Were an Englishman to sit down, purposing to write the history of his native country previous to the Norman conquest — to sketch the outlines of the Anglo-Saxon constitution, laws, and customs; were he to speak confidently of the old Saxon kings; their attendants, military and civil; to unfold the origin of their people, the structure of their language, and their primitive settlements; it would not be too much to expect that he
should have some knowledge of the Saxon tongue.
And yet, what must be said of the confidence of the antiquarians of Greece, who, though themselves Hellenes, have, with a profound ignorance of the early language of Pelasgian Hellas, turned twilight into darkness, by absurd attempts to derive the words and customs of remote antiquity from the Greek language — a language at that period not in existence? But this vainglorious confidence is not the only thing for which they are answerable.
They have thereby unwittingly originated a gigantic system of absurdities and a tissue of tales, the opprobrium of history, and the torment of the inquiring mind. We feel that all this mass of error has a foundation in positive fact; we feel that agency, the most vital, the most energetic, the most constant, is at work; mighty actors come and go upon the scene, and mighty changes take place. And yet we are called upon by Theorisers to renounce the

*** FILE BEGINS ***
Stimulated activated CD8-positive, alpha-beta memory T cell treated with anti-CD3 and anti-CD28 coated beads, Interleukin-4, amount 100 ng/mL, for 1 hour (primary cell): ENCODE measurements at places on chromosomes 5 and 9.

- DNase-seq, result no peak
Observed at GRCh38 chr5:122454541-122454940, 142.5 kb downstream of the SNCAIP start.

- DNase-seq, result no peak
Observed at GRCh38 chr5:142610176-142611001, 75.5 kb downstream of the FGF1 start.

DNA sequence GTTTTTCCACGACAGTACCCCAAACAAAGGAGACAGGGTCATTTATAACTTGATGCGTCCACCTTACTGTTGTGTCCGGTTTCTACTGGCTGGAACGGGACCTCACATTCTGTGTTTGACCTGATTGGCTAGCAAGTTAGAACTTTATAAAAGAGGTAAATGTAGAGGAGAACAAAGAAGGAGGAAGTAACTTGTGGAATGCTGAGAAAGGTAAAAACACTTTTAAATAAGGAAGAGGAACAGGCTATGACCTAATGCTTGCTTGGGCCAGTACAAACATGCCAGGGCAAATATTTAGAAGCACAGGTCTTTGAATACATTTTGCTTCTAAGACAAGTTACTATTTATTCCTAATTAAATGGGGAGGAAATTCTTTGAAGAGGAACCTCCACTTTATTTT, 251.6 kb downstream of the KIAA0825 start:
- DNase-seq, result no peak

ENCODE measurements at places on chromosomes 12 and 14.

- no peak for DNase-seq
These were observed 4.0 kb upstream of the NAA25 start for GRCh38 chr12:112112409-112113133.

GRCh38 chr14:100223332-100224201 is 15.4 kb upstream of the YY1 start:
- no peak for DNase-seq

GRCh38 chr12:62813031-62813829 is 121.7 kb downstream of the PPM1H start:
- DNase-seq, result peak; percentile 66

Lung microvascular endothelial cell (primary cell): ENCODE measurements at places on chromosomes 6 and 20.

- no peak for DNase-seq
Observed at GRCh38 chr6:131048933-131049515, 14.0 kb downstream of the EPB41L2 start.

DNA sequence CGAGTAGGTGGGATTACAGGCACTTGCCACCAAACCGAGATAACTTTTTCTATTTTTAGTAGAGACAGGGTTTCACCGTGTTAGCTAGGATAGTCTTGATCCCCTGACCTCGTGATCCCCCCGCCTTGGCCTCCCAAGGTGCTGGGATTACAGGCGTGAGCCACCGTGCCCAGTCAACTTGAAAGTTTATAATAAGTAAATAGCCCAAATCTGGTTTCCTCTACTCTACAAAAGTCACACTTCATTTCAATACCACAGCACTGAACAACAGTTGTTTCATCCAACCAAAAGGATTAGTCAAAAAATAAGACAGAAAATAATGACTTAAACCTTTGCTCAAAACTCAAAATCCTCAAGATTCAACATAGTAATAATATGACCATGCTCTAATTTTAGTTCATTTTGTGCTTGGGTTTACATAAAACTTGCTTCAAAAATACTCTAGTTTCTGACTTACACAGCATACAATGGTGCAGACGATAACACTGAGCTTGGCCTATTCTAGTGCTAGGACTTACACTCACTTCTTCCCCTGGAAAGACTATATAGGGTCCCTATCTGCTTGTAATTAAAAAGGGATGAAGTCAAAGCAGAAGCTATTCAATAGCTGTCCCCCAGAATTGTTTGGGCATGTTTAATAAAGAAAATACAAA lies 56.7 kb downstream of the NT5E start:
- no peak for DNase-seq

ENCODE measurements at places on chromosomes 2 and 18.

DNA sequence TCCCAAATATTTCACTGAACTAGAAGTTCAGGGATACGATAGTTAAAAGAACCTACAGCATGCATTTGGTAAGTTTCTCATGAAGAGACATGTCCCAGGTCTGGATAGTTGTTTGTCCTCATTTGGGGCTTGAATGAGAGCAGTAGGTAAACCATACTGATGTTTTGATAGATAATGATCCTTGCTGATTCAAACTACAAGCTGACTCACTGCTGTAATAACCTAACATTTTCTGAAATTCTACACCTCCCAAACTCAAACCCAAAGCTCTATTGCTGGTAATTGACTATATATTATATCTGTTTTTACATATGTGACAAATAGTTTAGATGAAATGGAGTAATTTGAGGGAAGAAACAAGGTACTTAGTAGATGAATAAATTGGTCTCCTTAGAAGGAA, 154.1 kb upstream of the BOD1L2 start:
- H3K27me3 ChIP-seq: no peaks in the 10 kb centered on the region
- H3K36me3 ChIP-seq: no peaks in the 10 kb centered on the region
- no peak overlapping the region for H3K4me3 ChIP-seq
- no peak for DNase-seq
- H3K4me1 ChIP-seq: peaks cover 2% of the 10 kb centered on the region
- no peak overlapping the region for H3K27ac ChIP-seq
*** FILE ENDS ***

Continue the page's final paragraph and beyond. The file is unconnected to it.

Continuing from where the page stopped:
instincts of our nature; to class the siege of Troy, the Argonautic expedition, the history of Heracles, the history of Theseus — nay, the whole busy, crowded scene of early Hellas, with the product of mythopoeic propensities, and secretions from the fancy. Alas! for this dream!
I shall prove incontrovertibly, not only that such things were distorted facts, but I shall demonstrate that the
Centaurs were not mythical — that the Athenian claim to the symbol of the Grasshopper was not mythical — that the Autochthons were not mythical — that the serpent Pytho was not mythical — that Cadmus and the dragon’s teeth were not mythical — that Zeus was not mythical — that Apollo was not mythical— that the Pierian Muses were not mythical — that Cecrops was neither legendary nor mythical, but as historical as King Harold. And this I purpose to effect, not by any rationalizing process, but by the very unpoetical evidence of latitude and longitude, which will certainly not be deemed of a legendary nature.